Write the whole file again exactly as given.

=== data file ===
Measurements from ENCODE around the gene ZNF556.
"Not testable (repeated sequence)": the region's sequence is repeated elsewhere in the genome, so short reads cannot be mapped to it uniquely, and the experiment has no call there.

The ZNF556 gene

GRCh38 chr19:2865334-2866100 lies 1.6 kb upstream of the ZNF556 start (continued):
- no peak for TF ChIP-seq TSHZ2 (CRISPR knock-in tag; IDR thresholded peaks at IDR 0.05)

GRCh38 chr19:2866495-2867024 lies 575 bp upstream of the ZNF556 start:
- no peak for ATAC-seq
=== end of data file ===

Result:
Measurements from ENCODE around the gene ZNF556.
"Not testable (repeated sequence)": the region's sequence is repeated elsewhere in the genome, so short reads cannot be mapped to it uniquely, and the experiment has no call there.

The ZNF556 gene

GRCh38 chr19:2865334-2866100 lies 1.6 kb upstream of the ZNF556 start (continued):
- no peak for TF ChIP-seq TSHZ2 (CRISPR knock-in tag; IDR thresholded peaks at IDR 0.05)

GRCh38 chr19:2866495-2867024 lies 575 bp upstream of the ZNF556 start:
- no peak for ATAC-seq